Both drug resistance and invasion assays with P. vivax isolates require a sufficient number of parasites for reliable measurements, and as such different strategies have been employed to enrich for parasites either at the ring stage (e.g., for drug resistance assays via KCl-Percoll gradients [3, 7]) or at the schizont stage (e.g., for invasion assays using either Percoll gradients  or magnetic enrichment [17, 18, 40]). In a previously reported drug resistance assay with P. vivax , a minimum of 0.2% parasitaemia was necessary for good quality measurements, and 72% of total isolates met that threshold pre-freeze. In order to characterize any changes in parasitaemia post-thaw and to measure the effect of KCl-Percoll enrichment, the parasitaemia was measured pre-freeze, post-thaw, and post KCl-Percoll enrichment from 47 isolates (Fig. 2C). A statistically significant difference in percent parasitaemia was observed between all three conditions (P = 0.0011 (F (1.034, 47.57) = 11.85) via one-way ANOVA with Tukey’s multiple comparisons). There was an average 74.7% (range 7.21–419.36%) recovery of parasitaemia between pre-freeze versus post thaw and an average of 6.7-fold (range 0.13–39.0-fold) enrichment of parasitaemia post KCl-Percoll (Fig. 2D). Furthermore, the proportion of parasite isolates reaching the 0.2% threshold decreased from 68% pre-freeze to 43% post-thaw but was subsequently increased to 79% post KCl-Percoll (Fig. 2C, lower pie charts) demonstrating the utility of this method for increasing parasitaemia. The percent recovery of parasites during KCl-Percoll enrichment was also estimated by measuring both the percent parasitaemia via slide microscopy and the total RBC numbers via haemocytometer counts both post-thaw and post KCl-Percoll (Fig. 2E). The average recovery was 22% (range 0.43 – 116.8%) suggesting that not all parasites are enriched via this approach.
Maturation of parasites in short-term ex vivo culture
While there is no long-term culture system for P. vivax, short-term ex vivo maturation of parasites has been reported [3, 6, 7, 10, 40]. In order to establish the ability of biobanked isolates to mature, a total of twenty isolates were selected for validation experiments. The samples were thawed and enriched on KCl-Percoll gradients and the staging and parasitaemia were measured post-enrichment and at 24 h and 48 h in short-term culture (Fig. 3A). During the course of these experiments occasional slides were unreadable/damaged, and these isolates were excluded from analysis at the given time point. During the first 24 h, the average parasitaemia remained relatively consistent, with some isolates showing decreases; however, by 48 h there was an average 64.9% decrease in percent parasitaemia across the samples. The maturation of the parasites was quantified by determining the number of isolates with different proportions (< 20%, 20–50%, > 50%) of either immature parasites (early and late rings) or maturing parasites (trophozoites, schizonts and gametocytes) (Fig. 3B). Post enrichment, all isolates had at least 20% immature parasites. At 24 h, 57.9% (11/19) had > 20% mature stages, and a subset of 26.3% (5/19) had > 50% mature stages. These proportions did not change appreciably as by 48 h, 60% of isolates (12/20) had > 20% mature stages with 30% (6/20) having > 50% mature stages.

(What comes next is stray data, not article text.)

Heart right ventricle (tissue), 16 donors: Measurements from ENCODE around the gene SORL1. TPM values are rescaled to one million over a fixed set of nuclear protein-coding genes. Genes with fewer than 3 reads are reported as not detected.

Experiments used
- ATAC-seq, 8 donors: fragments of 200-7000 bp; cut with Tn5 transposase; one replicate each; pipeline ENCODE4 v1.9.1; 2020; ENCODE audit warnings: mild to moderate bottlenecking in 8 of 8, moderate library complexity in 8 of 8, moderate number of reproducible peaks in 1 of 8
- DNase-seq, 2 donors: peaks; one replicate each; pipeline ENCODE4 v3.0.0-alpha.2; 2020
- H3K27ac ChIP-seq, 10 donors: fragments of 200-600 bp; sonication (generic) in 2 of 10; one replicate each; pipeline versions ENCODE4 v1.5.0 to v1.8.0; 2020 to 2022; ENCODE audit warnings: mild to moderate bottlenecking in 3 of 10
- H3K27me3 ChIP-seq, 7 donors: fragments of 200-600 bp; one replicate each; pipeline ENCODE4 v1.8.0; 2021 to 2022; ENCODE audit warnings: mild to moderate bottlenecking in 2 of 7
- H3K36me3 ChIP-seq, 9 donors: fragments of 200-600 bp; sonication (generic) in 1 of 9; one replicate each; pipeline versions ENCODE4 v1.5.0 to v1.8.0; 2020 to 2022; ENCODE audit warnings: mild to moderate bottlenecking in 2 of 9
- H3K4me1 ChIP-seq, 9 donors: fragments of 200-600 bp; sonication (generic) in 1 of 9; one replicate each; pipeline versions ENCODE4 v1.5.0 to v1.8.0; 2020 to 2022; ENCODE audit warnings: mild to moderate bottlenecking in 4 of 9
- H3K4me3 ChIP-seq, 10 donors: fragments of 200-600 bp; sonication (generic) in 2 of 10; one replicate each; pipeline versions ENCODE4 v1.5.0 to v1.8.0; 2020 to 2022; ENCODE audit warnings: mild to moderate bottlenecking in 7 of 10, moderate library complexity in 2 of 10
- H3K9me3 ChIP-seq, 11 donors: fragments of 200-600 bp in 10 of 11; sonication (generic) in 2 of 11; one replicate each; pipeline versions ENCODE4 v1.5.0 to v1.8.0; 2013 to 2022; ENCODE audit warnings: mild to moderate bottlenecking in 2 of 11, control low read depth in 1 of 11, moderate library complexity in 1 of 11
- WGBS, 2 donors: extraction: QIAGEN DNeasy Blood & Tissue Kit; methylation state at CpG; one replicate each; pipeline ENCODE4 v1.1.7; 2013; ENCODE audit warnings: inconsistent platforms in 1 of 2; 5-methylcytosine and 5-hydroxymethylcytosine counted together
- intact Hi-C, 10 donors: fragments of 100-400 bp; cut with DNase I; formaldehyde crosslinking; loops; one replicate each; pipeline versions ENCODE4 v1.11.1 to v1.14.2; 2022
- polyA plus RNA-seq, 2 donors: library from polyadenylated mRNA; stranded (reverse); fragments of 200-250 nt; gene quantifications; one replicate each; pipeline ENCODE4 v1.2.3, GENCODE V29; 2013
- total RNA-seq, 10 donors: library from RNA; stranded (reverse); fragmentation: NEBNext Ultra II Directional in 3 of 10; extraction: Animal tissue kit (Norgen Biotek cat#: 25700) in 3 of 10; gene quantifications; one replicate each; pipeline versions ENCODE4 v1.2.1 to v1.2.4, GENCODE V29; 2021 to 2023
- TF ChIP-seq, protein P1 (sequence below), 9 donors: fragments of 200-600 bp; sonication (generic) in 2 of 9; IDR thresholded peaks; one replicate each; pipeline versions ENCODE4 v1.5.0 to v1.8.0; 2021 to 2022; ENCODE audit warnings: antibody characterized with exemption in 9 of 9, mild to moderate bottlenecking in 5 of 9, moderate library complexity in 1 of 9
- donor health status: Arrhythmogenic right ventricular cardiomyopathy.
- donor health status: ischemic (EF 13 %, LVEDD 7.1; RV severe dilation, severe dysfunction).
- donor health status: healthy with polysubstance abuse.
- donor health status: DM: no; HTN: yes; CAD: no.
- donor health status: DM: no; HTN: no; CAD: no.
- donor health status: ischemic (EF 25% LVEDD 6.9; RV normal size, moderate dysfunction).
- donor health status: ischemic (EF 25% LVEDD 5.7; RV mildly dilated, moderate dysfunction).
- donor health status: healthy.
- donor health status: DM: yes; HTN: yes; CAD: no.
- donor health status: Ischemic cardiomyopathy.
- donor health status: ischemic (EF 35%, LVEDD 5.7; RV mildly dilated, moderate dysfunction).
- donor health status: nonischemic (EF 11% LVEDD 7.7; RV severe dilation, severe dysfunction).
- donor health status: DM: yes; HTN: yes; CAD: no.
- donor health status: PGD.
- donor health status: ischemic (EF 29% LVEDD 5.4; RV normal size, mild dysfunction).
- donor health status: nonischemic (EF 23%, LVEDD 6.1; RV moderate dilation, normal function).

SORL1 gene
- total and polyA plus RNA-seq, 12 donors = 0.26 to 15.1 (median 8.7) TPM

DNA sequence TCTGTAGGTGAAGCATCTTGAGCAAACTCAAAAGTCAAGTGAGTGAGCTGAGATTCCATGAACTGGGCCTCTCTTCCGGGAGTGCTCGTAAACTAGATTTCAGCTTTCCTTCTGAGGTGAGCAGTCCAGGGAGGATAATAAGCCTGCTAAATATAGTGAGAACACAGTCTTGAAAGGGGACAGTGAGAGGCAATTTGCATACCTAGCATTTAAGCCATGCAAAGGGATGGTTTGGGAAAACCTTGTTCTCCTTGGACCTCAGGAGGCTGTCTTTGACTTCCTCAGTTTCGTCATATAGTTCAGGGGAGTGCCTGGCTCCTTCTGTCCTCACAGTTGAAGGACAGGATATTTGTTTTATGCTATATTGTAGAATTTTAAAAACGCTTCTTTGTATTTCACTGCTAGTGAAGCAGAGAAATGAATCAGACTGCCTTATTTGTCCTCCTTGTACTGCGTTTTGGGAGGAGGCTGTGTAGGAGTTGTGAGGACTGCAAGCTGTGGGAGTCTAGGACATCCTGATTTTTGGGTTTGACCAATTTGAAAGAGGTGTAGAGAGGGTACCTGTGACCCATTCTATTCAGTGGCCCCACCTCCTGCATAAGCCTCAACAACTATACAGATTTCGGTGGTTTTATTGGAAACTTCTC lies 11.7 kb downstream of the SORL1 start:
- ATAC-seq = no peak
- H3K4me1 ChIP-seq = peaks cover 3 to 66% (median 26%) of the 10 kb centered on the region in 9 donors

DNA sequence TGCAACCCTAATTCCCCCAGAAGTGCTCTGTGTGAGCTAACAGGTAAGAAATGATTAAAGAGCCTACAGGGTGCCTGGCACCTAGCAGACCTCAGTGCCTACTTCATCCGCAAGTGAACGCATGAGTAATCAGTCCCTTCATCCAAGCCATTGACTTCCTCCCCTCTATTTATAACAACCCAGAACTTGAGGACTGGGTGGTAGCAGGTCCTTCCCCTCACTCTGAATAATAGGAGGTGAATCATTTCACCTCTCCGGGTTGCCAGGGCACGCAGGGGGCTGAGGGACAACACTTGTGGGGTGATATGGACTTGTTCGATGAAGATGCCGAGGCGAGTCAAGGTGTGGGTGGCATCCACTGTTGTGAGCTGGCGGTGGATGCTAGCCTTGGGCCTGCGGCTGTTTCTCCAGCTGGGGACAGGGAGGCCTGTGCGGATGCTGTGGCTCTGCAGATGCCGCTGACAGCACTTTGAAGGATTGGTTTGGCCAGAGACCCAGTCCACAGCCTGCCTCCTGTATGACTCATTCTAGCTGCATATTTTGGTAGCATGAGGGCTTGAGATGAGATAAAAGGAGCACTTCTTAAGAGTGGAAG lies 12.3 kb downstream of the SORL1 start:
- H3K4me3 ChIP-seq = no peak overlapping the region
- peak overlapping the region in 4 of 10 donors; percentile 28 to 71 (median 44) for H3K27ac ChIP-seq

Enrichment of mature stages via MACS
Mature parasites can be readily enriched via magnetic activated cell sorting (MACS) through the paramagnetic properties of haemozoin in the parasite food vacuole , and is a common method of purifying parasites for use in invasion assays [17, 18, 40]. After at least 40 h of short-term culture, parasites were enriched via MACS (Fig. 4A), with an average of 29.95% parasitaemia (range 0.52–80.81%). In addition, the number of parasites per vial was determined (Fig. 4B), with an average of 5.30 × 105/vial (range 7.68 × 104–2.90 × 106/vial). These values would be useful when using parasites for invasion assays in order to determine the number of assay wells that can be usefully set up per isolate.
The recovery of parasites via MACS enrichment was also estimated by measuring the number of RBCs via haemocytometer and the % parasitaemia via slide microscopy pre-MACS and post-MACS. For the 11 samples that were tested, an average of 20.59% recovery was observed (range 5.94–51.44%) (Fig. 4C). The reproducibility of MACS enrichment and parasite recovery was also determined when multiple independent thaws of the same isolate were made (Fig. 4D, E), and in most cases, the % parasitaemia and the number of parasites per vial varied within less than twofold.
Impact of temperature variation during transport